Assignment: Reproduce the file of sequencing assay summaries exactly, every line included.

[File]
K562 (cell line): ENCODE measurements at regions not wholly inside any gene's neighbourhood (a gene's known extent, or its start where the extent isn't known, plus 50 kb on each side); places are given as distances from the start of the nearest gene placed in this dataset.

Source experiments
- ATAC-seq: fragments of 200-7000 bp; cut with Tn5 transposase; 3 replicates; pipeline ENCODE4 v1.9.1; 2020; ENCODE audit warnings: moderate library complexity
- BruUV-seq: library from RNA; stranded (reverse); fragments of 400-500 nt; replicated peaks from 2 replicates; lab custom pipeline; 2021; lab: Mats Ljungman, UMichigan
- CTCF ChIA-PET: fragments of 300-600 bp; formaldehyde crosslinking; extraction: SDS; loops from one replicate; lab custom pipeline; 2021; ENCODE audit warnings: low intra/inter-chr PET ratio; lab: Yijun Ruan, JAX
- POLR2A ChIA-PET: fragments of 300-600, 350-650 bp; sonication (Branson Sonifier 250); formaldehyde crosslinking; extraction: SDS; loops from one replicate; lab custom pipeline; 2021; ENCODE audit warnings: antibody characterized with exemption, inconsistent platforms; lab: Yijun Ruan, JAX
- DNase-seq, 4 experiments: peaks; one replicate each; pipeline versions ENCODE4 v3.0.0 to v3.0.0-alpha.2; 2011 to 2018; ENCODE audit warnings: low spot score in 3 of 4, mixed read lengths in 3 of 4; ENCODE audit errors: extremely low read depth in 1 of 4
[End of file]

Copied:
K562 (cell line): ENCODE measurements at regions not wholly inside any gene's neighbourhood (a gene's known extent, or its start where the extent isn't known, plus 50 kb on each side); places are given as distances from the start of the nearest gene placed in this dataset.

Source experiments
- ATAC-seq: fragments of 200-7000 bp; cut with Tn5 transposase; 3 replicates; pipeline ENCODE4 v1.9.1; 2020; ENCODE audit warnings: moderate library complexity
- BruUV-seq: library from RNA; stranded (reverse); fragments of 400-500 nt; replicated peaks from 2 replicates; lab custom pipeline; 2021; lab: Mats Ljungman, UMichigan
- CTCF ChIA-PET: fragments of 300-600 bp; formaldehyde crosslinking; extraction: SDS; loops from one replicate; lab custom pipeline; 2021; ENCODE audit warnings: low intra/inter-chr PET ratio; lab: Yijun Ruan, JAX
- POLR2A ChIA-PET: fragments of 300-600, 350-650 bp; sonication (Branson Sonifier 250); formaldehyde crosslinking; extraction: SDS; loops from one replicate; lab custom pipeline; 2021; ENCODE audit warnings: antibody characterized with exemption, inconsistent platforms; lab: Yijun Ruan, JAX
- DNase-seq, 4 experiments: peaks; one replicate each; pipeline versions ENCODE4 v3.0.0 to v3.0.0-alpha.2; 2011 to 2018; ENCODE audit warnings: low spot score in 3 of 4, mixed read lengths in 3 of 4; ENCODE audit errors: extremely low read depth in 1 of 4